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The Black Box Movement and Remix Culture

black box movement

Since both philosophies are currently having a strong influence on my approach to game design, I should take a moment to explain how the Black Box Movement and Remix Culture fit together. These are my personal opinions. They aren’t meant to be interpreted as representative of either creative community. I can only speak to my own takeaways, and perspectives that I’m finding to be useful.

On the most basic level, they’re both about clearing away obstacles for creators. Black Box says you don’t have to do things the way other people do them. Remix culture encourages building upon what already exists. Between the two, a lot of the heavy lifting has already been done, freeing the creator to spend more time creating.

The Black Box Movement and Remix Culture

I think there’s more to it, though. To explain, I turn to the eponymous manifesto presented in the documentary RiP!: A Remixers Manifesto. There are four basic tenets:

  1. Culture always builds on the past.
  2. The past always tries to control the future.
  3. Our future is becoming less free.
  4. To build free societies you must limit the control of the past

Applying this to the Black Box Movement, this is what I see:

Culture always builds on the past.

We like certain games, so we create our own refinements and variations. From fantasy heartbreakers to the Open Game License, we expand upon the work of others. From a Black Box perspective, we look at the way people have done things and follow their examples for everything from layout to marketing. So we advertise in the same spaces, sell through the same venues, and make things that look like like previously successful products.

The past always tries to control the future.

There is an assumption that the way things have been done successfully in the past is the One True Way. Retailers and supply chains are set up to operate in a particular way. Customers have expectations regarding content and format. Therefore, to tap into that you need to do certain things the way they’ve always been done.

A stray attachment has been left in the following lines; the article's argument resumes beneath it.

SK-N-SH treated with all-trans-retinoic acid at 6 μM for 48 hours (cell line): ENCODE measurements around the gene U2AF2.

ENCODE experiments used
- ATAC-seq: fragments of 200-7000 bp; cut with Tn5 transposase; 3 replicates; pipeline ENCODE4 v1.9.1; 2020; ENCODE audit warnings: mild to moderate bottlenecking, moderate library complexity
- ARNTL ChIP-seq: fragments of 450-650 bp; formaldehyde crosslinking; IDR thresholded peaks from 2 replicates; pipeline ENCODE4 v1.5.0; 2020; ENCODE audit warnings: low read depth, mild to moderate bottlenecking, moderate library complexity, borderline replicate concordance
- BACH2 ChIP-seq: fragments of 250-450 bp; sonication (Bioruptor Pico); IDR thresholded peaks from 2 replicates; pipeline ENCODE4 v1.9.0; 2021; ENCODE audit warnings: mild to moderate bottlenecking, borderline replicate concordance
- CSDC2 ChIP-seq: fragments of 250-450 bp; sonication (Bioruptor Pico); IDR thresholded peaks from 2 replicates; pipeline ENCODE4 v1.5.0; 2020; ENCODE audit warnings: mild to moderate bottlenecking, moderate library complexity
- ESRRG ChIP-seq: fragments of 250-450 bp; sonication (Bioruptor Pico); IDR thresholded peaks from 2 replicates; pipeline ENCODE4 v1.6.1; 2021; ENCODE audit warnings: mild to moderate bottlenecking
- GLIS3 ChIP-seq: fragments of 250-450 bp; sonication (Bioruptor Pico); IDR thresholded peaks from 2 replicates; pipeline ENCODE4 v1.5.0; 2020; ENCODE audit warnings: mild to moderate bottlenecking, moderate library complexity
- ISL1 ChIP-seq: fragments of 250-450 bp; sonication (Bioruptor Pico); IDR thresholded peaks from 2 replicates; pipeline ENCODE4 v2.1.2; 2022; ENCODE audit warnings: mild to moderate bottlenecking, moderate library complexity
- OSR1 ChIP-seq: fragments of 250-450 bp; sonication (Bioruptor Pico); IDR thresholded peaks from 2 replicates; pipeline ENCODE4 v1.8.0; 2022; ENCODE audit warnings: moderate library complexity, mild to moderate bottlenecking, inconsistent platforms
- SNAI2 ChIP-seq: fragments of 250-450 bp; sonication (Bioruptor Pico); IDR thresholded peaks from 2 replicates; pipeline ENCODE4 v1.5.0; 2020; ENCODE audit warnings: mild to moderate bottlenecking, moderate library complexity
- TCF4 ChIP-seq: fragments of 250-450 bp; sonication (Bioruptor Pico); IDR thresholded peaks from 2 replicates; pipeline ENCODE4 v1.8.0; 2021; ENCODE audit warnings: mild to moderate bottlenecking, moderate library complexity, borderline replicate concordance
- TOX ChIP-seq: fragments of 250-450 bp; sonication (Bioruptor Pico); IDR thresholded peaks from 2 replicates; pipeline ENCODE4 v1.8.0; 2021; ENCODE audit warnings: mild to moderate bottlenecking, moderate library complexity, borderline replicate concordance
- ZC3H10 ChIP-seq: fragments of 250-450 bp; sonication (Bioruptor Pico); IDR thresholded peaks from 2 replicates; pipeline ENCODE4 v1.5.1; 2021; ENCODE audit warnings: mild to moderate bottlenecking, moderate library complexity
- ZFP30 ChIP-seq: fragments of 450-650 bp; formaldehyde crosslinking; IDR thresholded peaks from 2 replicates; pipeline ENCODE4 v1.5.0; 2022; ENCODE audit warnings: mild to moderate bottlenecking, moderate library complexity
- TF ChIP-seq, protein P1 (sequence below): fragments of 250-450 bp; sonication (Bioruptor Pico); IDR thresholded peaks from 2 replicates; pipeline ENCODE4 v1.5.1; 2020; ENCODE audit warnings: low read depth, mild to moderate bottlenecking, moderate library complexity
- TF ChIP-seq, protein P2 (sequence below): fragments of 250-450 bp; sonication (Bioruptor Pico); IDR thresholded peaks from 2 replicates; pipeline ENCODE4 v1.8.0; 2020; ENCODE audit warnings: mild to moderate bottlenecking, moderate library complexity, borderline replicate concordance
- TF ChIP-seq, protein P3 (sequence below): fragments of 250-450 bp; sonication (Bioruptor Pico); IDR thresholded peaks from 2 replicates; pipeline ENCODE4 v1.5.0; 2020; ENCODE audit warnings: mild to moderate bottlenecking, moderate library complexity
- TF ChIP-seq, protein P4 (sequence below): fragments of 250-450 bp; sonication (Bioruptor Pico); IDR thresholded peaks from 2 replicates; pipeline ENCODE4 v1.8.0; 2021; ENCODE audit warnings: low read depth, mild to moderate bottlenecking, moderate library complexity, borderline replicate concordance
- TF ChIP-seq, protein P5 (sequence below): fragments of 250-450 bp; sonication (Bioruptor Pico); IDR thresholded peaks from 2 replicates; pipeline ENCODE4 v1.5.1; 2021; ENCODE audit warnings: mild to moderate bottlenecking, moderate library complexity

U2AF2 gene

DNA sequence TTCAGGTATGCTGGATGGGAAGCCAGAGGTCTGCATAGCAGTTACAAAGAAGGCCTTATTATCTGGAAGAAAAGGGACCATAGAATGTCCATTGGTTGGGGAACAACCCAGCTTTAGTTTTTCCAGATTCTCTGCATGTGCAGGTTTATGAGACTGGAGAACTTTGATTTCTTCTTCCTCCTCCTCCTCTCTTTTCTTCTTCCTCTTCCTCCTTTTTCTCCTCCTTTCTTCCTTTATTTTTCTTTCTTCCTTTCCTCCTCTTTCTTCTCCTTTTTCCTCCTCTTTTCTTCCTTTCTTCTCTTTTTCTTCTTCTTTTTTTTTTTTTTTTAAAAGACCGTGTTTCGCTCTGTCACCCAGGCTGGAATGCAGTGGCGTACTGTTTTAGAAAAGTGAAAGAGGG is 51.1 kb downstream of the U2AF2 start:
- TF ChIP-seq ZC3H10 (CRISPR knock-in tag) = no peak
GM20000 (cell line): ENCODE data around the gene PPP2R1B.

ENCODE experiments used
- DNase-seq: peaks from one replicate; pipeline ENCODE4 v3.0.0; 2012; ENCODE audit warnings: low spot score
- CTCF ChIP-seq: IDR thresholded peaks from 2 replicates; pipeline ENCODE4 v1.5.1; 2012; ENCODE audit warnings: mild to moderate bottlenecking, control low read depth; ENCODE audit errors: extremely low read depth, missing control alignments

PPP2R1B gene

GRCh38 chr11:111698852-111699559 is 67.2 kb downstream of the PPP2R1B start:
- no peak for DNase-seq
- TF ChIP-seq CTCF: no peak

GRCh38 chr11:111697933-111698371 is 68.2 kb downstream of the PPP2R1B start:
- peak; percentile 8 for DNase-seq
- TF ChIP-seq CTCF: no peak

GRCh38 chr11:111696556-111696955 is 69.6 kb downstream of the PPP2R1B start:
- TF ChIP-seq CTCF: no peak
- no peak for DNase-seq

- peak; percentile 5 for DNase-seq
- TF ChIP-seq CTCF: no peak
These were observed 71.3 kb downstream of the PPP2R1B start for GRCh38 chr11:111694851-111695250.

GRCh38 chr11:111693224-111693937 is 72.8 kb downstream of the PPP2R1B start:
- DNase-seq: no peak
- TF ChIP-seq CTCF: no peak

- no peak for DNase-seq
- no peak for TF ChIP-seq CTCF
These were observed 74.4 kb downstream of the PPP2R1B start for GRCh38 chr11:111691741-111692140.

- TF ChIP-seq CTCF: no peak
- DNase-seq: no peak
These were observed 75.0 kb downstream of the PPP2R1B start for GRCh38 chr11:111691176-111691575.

Our future is becoming less free.

It is becoming more difficult to create, if you accept certain assumptions. You have to create a big, fat hardcover. A lot of money needs to be spent on original art. There’s no success without a Kickstarter campaign. If you’re not in retail stores or doing a lot of conventions, you’ll languish in obscurity. It’s impossible to make a living in this industry unless you work for one of the few big publishers. The Black Box Movement rejects those assumptions as givens.

To build free societies you must limit the control of the past.

A lot of this comes down to finding new ways of doing things. It’s going to take a while before both people accept that alternatives are viable. They already do. There was a time when you couldn’t download things from DriveThruRPG or order physical books from Amazon. Those are now established institutions. We need to be open to the idea that there are other ways of doing things. Therefore, new definitions of success have to be found.

About Dancing Lights Press

Dancing Lights Press publishes creative aids and story games that embrace a minimalist aesthetic in design and presentation. The spotlight belongs on the creativity of the players as they converse and collaborate on plot, worldbuilding, and character development. Roleplaying is an activity, not a book. Our titles are merely part of the delivery system.

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